An N.Y.P.D. Sergeant Blows the Whistle on Quotas | WBEZ
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The New Yorker Radio Hour

An N.Y.P.D. Sergeant Blows the Whistle on Quotas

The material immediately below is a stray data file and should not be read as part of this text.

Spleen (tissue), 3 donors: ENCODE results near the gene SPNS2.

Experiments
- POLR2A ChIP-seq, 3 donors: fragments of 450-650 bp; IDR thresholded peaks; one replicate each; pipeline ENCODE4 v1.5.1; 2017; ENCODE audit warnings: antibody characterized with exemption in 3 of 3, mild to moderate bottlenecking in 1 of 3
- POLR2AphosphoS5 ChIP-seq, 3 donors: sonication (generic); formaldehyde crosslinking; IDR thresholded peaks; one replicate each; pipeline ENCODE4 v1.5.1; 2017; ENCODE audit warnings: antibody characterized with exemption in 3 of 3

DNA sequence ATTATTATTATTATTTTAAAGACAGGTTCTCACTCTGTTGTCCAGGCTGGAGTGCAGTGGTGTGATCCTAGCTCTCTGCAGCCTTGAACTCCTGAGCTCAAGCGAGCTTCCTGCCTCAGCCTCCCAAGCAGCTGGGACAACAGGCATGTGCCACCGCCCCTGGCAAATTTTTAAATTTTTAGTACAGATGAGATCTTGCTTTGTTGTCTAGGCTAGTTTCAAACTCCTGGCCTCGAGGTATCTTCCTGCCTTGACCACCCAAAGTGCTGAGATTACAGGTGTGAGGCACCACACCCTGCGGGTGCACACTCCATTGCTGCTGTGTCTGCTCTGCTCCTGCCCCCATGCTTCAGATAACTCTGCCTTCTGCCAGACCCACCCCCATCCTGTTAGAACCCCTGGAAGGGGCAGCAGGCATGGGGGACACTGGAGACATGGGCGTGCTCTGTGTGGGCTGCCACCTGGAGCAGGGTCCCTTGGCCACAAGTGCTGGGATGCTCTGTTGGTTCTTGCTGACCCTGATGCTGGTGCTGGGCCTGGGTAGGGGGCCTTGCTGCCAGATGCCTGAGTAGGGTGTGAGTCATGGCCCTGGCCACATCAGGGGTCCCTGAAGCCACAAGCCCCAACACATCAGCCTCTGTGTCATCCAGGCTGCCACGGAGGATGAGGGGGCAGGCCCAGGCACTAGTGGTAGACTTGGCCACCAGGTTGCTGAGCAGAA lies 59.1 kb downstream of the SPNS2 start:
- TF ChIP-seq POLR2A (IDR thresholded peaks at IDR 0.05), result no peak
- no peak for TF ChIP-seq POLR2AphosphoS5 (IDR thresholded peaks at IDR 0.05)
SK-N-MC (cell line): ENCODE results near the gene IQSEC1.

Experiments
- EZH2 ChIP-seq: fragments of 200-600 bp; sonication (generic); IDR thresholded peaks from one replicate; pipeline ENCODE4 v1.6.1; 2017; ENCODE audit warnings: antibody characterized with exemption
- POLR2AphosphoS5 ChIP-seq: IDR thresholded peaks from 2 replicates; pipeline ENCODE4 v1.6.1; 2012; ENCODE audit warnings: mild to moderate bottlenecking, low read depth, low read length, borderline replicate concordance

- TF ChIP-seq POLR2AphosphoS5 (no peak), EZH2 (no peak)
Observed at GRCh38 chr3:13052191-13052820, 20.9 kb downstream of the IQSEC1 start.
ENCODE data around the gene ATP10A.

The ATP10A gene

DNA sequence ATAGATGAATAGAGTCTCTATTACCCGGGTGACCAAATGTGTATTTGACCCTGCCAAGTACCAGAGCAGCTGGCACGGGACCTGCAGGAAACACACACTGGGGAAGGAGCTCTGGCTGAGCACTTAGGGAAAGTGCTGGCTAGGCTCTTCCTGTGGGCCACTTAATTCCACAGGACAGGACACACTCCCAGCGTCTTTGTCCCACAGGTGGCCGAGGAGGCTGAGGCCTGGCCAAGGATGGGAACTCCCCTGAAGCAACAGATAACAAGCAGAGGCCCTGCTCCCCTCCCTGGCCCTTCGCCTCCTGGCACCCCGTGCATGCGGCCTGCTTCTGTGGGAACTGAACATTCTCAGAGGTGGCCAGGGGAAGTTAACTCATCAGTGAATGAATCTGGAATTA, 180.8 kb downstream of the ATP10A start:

Sergeant Edwin Raymond is the lead plaintiff in a lawsuit filed by a group of New York City police officers who have become famous as “the N.Y.P.D.-12.” They claim that, despite a 2010 statewide ban, officers are forced to meet monthly quotas for arrests and summonses—and that those quotas are enforced disproportionately on people of color. “They can't enforce [quotas] in Park Slope, predominantly white areas,” Raymond says. “But yet here they are in Flatbush, in Crown Heights, in Harlem, Mott Haven, South Side of Jamaica, enforcing these things.” He walks Jennifer Gonnerman through the process by which so-called quality-of-life or broken-windows policing—advocated forcefully by former New York Police Commissioner William Bratton—led to a form of systemic racism in policing.  Although he was concerned about what blowing the whistle would do to his own career, Raymond was promoted to sergeant, and he continues to hear from people around the world concerned about the spread of quota policing—which he calls “Bratton’s cancer.”

 

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